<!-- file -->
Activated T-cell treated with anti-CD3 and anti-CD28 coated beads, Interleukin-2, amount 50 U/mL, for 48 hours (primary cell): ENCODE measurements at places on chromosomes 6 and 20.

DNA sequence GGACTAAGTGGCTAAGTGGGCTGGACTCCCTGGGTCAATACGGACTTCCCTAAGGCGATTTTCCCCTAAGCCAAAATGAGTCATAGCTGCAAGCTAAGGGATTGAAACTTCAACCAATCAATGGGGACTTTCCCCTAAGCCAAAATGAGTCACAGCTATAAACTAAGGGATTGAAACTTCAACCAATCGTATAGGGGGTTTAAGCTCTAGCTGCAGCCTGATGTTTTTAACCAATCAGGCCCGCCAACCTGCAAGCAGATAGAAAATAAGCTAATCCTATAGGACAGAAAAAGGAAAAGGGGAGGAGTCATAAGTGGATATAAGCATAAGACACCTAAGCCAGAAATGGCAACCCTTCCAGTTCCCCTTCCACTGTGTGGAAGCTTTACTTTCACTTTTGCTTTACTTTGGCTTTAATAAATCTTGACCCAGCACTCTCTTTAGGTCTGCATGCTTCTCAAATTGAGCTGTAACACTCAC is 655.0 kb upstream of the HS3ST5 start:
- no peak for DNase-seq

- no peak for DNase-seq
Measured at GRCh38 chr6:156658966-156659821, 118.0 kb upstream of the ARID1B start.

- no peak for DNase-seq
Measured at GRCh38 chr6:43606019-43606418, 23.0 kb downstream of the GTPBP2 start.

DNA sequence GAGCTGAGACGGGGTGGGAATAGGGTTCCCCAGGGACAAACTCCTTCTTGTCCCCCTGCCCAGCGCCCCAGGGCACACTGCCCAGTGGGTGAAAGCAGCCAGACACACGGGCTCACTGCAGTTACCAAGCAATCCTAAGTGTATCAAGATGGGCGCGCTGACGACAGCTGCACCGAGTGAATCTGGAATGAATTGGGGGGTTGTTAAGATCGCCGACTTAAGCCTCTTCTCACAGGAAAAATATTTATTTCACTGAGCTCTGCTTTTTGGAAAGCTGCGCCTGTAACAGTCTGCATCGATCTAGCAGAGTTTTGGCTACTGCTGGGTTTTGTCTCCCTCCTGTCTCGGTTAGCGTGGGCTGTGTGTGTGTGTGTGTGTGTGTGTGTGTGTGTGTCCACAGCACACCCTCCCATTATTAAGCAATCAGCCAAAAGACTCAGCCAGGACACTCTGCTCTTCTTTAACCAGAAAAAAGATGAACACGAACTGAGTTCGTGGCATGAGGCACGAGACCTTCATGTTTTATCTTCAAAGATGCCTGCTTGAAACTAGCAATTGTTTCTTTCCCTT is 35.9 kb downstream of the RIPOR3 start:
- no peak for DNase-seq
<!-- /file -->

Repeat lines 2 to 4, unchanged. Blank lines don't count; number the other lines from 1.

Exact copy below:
DNA sequence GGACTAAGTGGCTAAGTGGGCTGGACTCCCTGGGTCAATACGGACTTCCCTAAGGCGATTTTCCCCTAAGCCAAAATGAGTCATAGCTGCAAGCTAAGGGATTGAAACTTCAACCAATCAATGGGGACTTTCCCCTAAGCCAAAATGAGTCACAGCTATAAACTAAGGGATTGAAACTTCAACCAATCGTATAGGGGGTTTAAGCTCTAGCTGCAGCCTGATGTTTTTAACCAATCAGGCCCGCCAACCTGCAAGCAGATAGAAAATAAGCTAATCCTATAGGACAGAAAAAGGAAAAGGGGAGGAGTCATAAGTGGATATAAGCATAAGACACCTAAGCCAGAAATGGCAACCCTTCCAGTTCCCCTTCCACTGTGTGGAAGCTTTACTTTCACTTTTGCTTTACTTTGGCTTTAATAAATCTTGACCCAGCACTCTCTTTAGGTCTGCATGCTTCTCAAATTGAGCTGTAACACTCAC is 655.0 kb upstream of the HS3ST5 start:
- no peak for DNase-seq

- no peak for DNase-seq